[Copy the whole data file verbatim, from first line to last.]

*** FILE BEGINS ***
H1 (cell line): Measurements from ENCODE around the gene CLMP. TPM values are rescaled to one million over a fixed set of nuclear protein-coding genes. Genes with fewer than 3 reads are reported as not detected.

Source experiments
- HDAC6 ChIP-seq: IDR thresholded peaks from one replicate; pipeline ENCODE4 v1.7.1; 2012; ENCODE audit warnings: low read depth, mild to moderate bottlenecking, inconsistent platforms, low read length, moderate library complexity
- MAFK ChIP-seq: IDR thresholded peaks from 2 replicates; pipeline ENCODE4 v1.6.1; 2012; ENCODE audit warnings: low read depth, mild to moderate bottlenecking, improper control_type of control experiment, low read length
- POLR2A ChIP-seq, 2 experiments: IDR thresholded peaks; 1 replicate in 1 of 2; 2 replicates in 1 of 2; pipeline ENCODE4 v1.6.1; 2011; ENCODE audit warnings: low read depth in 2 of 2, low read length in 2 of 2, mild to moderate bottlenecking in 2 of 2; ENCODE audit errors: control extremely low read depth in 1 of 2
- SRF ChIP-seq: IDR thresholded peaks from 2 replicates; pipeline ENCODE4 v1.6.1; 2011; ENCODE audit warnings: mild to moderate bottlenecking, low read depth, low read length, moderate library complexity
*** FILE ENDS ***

H1 (cell line): Measurements from ENCODE around the gene CLMP. TPM values are rescaled to one million over a fixed set of nuclear protein-coding genes. Genes with fewer than 3 reads are reported as not detected.

Source experiments
- HDAC6 ChIP-seq: IDR thresholded peaks from one replicate; pipeline ENCODE4 v1.7.1; 2012; ENCODE audit warnings: low read depth, mild to moderate bottlenecking, inconsistent platforms, low read length, moderate library complexity
- MAFK ChIP-seq: IDR thresholded peaks from 2 replicates; pipeline ENCODE4 v1.6.1; 2012; ENCODE audit warnings: low read depth, mild to moderate bottlenecking, improper control_type of control experiment, low read length
- POLR2A ChIP-seq, 2 experiments: IDR thresholded peaks; 1 replicate in 1 of 2; 2 replicates in 1 of 2; pipeline ENCODE4 v1.6.1; 2011; ENCODE audit warnings: low read depth in 2 of 2, low read length in 2 of 2, mild to moderate bottlenecking in 2 of 2; ENCODE audit errors: control extremely low read depth in 1 of 2
- SRF ChIP-seq: IDR thresholded peaks from 2 replicates; pipeline ENCODE4 v1.6.1; 2011; ENCODE audit warnings: mild to moderate bottlenecking, low read depth, low read length, moderate library complexity